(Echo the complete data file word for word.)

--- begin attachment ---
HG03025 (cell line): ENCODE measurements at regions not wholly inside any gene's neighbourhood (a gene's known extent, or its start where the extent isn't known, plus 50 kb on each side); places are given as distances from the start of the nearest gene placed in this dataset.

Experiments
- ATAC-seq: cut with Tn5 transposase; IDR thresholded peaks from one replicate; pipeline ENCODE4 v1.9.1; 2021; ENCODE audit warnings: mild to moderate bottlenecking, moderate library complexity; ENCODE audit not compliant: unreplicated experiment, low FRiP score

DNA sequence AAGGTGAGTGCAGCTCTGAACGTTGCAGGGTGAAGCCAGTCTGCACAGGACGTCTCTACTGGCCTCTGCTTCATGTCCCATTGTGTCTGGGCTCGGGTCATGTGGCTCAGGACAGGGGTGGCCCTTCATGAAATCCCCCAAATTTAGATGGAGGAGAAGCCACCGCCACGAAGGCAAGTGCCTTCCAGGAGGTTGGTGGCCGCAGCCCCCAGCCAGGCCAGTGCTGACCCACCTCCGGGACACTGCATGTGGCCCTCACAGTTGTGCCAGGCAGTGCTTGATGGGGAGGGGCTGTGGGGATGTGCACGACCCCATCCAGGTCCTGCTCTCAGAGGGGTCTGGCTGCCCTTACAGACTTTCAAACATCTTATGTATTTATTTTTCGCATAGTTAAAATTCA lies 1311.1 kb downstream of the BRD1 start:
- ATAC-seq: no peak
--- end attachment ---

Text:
HG03025 (cell line): ENCODE measurements at regions not wholly inside any gene's neighbourhood (a gene's known extent, or its start where the extent isn't known, plus 50 kb on each side); places are given as distances from the start of the nearest gene placed in this dataset.

Experiments
- ATAC-seq: cut with Tn5 transposase; IDR thresholded peaks from one replicate; pipeline ENCODE4 v1.9.1; 2021; ENCODE audit warnings: mild to moderate bottlenecking, moderate library complexity; ENCODE audit not compliant: unreplicated experiment, low FRiP score

DNA sequence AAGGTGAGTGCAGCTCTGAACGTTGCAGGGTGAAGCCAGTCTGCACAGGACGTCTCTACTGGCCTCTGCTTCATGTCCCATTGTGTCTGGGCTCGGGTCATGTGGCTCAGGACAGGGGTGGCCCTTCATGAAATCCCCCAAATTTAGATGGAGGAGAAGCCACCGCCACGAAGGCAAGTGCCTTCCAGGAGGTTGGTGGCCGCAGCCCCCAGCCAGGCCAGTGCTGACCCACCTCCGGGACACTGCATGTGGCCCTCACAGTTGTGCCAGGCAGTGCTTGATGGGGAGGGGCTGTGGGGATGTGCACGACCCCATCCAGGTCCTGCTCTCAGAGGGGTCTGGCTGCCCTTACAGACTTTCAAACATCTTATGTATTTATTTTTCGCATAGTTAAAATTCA lies 1311.1 kb downstream of the BRD1 start:
- ATAC-seq: no peak